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NEWS | April 17, 2008

Recognizing the risks: April is Alcohol Awareness Month

By Dr. Terry Tierney Langley Alcohol Drug Abuse Prevention and Treatment Program

Celebrating an achievement, toasting a special occasion, relaxing after a bad day, bonding with friends, trying to escape reality...

There are plenty of reasons why people drink.

If you're like many Americans, you occasionally drink alcohol. For most adults, moderate alcohol use causes few, if any, problems. But for some, any alcohol use may lead to significant health problems or affect their ability to perform optimally at work.

Trying to figure out if there's a problem isn't easy, but a self-assessment is a good place to start.

Alcohol screenings are a part of the Mental Health Self-Assessment Program, or MHSAP, a voluntary, anonymous mental health and alcohol self-assessment and referral program offered to military families and service members affected by deployment. It's offered online at and via the telephone 24 hours a day, seven days a week at (877) 877-3647. 

This program is offered without charge through the Department of Defense's Force Health Protection and Readiness, Office of the Assistant Secretary of Defense, Health Affairs. Whether people use the Internet or telephone, the assessment is anonymous and free.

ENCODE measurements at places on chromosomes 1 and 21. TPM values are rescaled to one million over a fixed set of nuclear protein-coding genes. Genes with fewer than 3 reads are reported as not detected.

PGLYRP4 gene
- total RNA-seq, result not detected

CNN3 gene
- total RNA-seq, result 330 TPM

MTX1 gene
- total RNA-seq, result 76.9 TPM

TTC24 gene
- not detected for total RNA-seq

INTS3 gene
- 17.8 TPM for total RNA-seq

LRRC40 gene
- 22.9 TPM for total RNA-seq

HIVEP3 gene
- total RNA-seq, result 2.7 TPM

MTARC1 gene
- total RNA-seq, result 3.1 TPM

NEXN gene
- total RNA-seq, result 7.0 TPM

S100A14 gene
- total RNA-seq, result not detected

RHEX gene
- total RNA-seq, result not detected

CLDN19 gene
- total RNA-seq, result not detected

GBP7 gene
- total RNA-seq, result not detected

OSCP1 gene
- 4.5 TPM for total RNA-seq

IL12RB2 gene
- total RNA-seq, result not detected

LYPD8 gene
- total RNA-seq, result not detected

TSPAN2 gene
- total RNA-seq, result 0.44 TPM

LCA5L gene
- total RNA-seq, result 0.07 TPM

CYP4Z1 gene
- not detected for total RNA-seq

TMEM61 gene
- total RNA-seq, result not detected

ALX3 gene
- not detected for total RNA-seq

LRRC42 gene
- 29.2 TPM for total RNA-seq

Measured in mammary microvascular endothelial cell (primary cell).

The goal of alcohol screening is to educate military personnel and their families about the potential risks associated with alcohol. Because many servicemembers are young, college-age people, the screening provides an opportunity to educate them and explain what's normal and what is not; many servicemembers don't realize they have a problem until they get into trouble.

Through education, awareness and understanding, individuals can make informed decisions about their drinking behaviors.

Alcohol facts
· Young men between the ages of 18 to 25 consistently have been found to have the highest prevalence of heavy alcohol use within the military.
· The rate for heavy alcohol use among young military males is also approximately twice the rate of their civilian counterparts.
· Overall, women drink less than men but are more likely to experience adverse consequences, including damage to the heart muscle, liver, and brain, trauma resulting from auto crashes, interpersonal violence and death.
· Alcohol can damage a fetus at any stage of pregnancy - even before a woman knows she's pregnant. Therefore, no amount of alcohol consumption can be considered safe during pregnancy.
· Moderate alcohol use is defined as up to two drinks per day for men and one drink per day for women and older people. One drink equals one 12-ounce bottle of beer or wine cooler, one 5-ounce glass of wine, or 1.5 ounces of 80-proof distilled spirits.